Di Grennell

Ngāti Mutunga o Wharekauri, Ngāi Tahu

Ehara taku toa i te toa takitahi, engari he toa takitini.

My achievement is not that of the individual but the contributions of many.

Grandmother, mareikura, aunty, wife, mum, daughter, friend, wahine Māori .... are just some of the many roles that Di values, prioritises and exemplifies as a Māori woman.

Di is a woman of integrity, reliable and totally dependable.  Relationships are very important to Di and therefore a strong foundation for the way she interacts and behaves as a leader. The relational nature of her leadership ensures that she is considered and intentional in her interactions making sure people are cared for in that process both professional and personal. Tika, pono and aroha underpin her work, especially when she has challenging decisions to make or actions to take. 

Di’s committment and belief in the strength and capability of the whānau collective provide a deep source of motivation as a recognised leader and advocate for whānau wellbeing. Her extensive contribution over many years where she has worked, promoted, researched and written about tikanga approaches to violence prevention have contributed to the Māori and indigenous discourse in this field. 

Her leadership in iwi and community action strategies against whānau violence have challenged western paradigms to create space for Māori collective, strengths based, tikanga ways of analysing, addressing and restoring the impacts of violence. She was a strong advocate for these approaches to be recognised in a mainstream context and their potential are only just being realised and actualised. This was internationally affirmed when work under her leadership was awarded the Annual Human Rights Prize for its innovative approach to addressing domestic violence from the Leitner Centre, New York.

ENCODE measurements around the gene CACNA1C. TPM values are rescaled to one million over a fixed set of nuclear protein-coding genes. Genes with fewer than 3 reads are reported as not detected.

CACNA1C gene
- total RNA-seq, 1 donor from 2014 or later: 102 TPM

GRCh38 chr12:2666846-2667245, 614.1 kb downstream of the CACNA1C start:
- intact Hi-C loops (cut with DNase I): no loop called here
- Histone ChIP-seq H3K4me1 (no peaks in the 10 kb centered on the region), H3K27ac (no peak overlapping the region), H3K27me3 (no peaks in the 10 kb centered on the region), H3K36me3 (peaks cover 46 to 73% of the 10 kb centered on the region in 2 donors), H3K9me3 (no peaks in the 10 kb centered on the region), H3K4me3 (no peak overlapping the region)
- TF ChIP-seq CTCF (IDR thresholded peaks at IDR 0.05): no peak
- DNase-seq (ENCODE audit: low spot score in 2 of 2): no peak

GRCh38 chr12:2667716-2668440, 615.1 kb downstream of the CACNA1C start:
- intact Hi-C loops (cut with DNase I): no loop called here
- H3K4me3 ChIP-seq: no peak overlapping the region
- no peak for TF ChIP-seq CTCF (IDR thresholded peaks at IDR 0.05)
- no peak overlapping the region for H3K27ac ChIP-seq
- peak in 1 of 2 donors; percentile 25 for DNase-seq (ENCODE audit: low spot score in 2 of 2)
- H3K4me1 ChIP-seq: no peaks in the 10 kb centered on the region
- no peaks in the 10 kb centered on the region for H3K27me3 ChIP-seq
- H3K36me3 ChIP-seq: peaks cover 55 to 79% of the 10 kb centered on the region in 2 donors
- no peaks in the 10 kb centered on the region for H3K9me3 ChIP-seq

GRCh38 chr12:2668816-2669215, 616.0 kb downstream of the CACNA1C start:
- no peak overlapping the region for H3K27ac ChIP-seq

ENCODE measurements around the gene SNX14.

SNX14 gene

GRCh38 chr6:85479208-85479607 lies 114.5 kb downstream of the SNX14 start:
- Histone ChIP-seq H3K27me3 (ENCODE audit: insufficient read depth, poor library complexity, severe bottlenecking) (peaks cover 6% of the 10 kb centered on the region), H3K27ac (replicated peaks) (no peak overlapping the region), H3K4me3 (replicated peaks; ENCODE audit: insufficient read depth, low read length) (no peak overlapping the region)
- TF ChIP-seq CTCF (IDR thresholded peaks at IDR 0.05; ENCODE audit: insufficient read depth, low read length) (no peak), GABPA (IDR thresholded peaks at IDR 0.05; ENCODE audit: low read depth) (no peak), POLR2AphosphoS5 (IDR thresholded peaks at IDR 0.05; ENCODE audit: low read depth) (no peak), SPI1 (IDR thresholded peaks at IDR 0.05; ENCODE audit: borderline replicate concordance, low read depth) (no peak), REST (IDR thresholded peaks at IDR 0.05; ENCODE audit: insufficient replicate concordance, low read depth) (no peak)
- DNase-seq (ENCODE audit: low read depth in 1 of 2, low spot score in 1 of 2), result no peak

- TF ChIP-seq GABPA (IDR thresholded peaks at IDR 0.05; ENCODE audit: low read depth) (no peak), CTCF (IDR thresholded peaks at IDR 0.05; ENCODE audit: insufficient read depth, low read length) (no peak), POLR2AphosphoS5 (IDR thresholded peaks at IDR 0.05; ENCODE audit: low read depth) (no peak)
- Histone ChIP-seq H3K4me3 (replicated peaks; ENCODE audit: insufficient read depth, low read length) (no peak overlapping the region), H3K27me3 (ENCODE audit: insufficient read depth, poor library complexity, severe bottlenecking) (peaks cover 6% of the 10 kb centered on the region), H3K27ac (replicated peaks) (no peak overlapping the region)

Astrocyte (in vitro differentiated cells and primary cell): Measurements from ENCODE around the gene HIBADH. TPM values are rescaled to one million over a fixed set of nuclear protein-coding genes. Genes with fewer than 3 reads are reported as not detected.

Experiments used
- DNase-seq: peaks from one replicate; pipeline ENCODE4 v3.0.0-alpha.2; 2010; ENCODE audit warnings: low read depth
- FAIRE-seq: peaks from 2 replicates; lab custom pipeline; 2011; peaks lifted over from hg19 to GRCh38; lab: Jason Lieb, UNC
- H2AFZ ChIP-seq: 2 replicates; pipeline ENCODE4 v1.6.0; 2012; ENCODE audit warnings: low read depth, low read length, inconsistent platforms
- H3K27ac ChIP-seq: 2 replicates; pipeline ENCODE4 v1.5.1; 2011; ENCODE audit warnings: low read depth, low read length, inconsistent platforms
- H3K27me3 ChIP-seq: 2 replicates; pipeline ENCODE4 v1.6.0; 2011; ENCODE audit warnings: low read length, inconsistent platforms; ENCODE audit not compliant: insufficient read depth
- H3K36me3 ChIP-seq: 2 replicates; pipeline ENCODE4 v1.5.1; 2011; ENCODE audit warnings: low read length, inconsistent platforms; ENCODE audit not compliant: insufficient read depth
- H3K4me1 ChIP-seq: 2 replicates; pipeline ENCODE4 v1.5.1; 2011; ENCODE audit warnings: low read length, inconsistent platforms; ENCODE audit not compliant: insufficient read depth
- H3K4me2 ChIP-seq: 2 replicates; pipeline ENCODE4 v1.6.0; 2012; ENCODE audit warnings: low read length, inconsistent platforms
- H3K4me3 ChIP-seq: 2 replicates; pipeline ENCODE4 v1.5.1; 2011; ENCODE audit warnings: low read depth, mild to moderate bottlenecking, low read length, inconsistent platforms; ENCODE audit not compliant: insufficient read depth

Di continues to strive to advance the hopes and dreams of our Māori nation so that the transformative potential of mokopuna can be realised for the generations to come.  


Profile By

Dr Moana Eruera

He Rangatira Our Leaders

Jade Sewell

Ngāti Maru, Te Arawa, Ngāti Ranginui, Ngāti Ruanui, Ngāti Porou

Jade works to drive transformation and innovation within the current health system so that the hauora aspirations of communities are realised.  

Anna Adcock

Ngāti Mutunga

As a researcher and academic, Anna draws on Kaupapa Māori research inquiry paradigms to conduct research to support the health and well-being of wāhine, pēpi, and whānau Māori.

Dr Chellie Spiller

Ngāti Kahungunu

Chellie is a passionate and committed advocate for Māori business development.

Dr Keri Lawson-Te Aho, PhD (Psychology)

Ngāti Kahungunu ki te Wairoa, Ngāti Pāhauwera, Rongomaiwahine, Ngāi Tahu, Ngāi Tūhoe, Ngāti Porou, Rongowhakaata, Ngāti Tūwharetoa, Samoan, Tahitian, Rarotongan, Native American (Blackfeet), McLaren clan (Scotland), Classen clan (Norway).

It is an honour to be asked to write this bio for my good friend Keri, a respected and renowned Māori leader.